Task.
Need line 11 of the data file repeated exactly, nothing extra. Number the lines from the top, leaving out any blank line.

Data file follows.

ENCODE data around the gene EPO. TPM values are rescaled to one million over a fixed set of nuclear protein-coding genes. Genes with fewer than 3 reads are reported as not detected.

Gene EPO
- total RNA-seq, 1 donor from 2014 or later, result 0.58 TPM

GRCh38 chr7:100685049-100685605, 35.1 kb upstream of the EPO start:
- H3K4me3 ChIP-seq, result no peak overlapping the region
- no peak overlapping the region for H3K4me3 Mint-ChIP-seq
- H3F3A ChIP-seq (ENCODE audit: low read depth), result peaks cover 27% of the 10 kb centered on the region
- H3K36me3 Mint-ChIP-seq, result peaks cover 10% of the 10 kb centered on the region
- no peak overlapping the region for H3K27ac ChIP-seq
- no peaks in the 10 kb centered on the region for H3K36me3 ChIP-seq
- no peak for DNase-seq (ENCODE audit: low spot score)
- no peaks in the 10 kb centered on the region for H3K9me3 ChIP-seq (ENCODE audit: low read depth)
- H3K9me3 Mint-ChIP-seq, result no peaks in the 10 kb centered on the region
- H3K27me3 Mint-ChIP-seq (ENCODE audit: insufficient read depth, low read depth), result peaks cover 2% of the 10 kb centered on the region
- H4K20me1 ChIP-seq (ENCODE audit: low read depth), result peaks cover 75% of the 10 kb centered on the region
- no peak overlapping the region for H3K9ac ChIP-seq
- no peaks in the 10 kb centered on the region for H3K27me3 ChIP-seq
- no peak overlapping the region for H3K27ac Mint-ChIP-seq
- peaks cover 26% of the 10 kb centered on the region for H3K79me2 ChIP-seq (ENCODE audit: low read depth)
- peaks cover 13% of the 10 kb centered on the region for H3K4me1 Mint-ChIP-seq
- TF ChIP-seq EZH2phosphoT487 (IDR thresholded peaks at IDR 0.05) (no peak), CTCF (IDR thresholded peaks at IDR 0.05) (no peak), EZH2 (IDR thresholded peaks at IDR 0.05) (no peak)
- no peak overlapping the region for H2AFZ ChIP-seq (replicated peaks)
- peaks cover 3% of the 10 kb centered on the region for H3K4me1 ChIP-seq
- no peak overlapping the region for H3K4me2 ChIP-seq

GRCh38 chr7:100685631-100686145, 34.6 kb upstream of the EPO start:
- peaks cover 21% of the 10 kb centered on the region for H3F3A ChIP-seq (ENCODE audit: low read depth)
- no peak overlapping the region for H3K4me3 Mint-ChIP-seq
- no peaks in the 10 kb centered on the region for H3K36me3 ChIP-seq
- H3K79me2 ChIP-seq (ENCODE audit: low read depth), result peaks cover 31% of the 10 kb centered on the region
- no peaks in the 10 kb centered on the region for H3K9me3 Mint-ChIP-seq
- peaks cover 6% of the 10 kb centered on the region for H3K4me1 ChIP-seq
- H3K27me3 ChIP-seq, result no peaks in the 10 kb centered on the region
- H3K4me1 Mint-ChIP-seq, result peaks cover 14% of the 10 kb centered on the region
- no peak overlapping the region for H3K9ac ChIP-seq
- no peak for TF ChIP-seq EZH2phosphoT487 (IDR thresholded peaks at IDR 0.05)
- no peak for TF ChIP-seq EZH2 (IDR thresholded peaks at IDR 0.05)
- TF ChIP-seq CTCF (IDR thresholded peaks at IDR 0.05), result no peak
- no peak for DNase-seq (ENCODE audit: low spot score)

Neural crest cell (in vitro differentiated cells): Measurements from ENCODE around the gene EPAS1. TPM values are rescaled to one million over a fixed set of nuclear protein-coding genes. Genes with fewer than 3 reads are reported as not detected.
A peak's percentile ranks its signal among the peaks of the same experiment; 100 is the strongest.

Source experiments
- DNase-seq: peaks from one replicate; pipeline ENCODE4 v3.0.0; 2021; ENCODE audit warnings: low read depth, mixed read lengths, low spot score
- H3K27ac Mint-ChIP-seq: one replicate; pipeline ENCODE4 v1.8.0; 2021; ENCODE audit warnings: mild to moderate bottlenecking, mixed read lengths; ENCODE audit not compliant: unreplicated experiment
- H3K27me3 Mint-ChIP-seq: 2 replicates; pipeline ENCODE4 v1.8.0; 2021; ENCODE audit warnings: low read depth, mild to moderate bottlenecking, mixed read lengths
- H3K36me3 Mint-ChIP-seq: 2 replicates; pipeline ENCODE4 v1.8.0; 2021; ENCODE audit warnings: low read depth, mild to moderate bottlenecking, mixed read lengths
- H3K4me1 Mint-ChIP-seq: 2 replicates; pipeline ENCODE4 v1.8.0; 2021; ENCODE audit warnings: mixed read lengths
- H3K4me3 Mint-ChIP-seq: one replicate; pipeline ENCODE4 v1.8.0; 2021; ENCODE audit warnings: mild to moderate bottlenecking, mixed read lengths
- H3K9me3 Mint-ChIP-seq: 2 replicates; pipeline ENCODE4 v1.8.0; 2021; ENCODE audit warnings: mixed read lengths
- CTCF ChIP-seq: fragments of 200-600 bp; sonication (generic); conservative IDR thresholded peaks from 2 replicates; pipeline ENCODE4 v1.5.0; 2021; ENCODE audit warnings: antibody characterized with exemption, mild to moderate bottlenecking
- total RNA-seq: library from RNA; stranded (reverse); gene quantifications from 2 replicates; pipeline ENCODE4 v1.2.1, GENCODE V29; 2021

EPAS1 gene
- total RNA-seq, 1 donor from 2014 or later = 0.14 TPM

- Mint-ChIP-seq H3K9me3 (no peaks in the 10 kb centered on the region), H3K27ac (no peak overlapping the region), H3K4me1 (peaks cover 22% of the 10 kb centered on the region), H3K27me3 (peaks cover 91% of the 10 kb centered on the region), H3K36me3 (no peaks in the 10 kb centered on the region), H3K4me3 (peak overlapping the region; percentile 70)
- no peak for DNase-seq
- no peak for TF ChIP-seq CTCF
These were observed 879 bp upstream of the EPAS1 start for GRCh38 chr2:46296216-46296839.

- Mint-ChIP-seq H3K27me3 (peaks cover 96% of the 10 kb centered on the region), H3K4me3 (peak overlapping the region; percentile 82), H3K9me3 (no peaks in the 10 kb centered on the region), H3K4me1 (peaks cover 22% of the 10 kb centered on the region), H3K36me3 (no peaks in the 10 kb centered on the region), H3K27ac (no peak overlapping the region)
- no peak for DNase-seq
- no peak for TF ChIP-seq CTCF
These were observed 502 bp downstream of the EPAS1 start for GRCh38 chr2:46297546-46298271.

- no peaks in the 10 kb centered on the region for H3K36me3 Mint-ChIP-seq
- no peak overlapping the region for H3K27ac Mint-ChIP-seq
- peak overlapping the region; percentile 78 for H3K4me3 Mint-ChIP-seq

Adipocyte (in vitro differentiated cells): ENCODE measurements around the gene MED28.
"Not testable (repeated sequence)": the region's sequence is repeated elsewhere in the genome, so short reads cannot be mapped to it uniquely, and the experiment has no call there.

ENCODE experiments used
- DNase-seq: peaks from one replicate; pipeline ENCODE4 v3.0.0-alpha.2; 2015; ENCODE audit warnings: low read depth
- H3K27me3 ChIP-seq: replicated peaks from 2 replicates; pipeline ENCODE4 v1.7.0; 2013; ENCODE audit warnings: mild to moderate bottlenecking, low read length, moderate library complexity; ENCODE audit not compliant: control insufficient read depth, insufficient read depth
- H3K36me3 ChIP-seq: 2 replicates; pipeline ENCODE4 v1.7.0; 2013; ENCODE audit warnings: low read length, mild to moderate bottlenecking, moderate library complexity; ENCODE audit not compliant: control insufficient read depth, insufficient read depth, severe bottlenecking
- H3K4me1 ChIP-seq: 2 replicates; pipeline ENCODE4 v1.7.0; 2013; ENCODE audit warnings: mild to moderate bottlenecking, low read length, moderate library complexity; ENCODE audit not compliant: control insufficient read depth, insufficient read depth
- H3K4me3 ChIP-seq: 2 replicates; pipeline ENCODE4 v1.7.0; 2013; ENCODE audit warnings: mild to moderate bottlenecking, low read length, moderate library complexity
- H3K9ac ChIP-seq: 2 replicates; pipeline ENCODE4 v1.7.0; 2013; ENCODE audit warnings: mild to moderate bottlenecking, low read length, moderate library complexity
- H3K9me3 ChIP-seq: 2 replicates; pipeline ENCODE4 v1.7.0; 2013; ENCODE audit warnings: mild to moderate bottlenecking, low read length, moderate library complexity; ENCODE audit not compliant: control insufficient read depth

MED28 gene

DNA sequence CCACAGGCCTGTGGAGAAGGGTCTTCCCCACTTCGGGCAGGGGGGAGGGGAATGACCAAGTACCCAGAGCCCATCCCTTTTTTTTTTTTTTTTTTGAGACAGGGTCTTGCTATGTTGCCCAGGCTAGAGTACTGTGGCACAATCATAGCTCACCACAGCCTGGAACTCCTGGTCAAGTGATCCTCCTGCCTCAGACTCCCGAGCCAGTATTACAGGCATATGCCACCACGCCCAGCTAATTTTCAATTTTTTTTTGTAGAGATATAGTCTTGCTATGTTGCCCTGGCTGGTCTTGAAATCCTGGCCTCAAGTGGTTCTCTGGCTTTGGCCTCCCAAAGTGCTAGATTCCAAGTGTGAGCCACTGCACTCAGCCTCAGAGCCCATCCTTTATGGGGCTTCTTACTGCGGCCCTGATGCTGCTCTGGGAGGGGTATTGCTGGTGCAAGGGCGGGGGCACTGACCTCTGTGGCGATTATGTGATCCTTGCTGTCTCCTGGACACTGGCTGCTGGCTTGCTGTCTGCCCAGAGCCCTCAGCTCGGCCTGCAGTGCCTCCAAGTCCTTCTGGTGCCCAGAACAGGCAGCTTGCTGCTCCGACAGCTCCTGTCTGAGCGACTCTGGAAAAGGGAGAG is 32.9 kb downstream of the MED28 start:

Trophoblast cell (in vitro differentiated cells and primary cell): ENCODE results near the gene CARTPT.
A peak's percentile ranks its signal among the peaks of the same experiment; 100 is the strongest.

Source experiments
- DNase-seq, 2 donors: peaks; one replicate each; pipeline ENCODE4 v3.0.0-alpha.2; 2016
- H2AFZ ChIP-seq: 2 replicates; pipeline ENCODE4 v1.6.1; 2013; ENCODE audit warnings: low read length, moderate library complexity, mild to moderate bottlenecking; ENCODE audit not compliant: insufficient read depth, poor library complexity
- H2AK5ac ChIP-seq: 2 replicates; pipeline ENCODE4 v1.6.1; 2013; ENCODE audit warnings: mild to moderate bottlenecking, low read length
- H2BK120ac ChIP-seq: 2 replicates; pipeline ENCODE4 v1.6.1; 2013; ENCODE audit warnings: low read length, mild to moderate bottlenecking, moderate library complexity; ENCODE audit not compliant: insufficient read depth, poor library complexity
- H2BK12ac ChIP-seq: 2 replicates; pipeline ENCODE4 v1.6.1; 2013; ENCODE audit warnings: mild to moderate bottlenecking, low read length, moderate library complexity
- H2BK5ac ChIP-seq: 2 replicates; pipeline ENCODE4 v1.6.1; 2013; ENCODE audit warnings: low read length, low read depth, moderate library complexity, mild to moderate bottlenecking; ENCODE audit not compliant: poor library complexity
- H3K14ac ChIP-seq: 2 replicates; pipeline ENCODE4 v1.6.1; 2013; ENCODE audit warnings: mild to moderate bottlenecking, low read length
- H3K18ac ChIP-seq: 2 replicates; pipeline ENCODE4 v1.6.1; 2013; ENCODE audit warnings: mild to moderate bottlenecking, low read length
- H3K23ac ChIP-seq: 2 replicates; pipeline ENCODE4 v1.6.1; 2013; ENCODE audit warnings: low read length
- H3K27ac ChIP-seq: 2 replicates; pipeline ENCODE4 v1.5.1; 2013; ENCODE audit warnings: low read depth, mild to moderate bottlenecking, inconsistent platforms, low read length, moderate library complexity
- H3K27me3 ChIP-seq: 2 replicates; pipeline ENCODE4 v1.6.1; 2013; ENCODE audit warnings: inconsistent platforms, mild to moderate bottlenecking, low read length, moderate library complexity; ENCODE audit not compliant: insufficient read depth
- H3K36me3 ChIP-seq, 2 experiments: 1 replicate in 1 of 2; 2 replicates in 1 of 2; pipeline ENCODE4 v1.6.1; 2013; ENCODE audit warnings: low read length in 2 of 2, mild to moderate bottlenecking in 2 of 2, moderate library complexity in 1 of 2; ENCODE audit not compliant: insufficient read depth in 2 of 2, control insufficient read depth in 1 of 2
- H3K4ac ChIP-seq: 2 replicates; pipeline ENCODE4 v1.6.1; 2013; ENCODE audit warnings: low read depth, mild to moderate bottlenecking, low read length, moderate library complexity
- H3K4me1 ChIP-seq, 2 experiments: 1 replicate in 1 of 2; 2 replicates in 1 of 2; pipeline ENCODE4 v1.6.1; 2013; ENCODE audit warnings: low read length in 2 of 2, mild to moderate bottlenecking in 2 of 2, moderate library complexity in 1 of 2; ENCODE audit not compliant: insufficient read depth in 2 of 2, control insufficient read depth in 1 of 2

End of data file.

- no peak for DNase-seq (ENCODE audit: low spot score)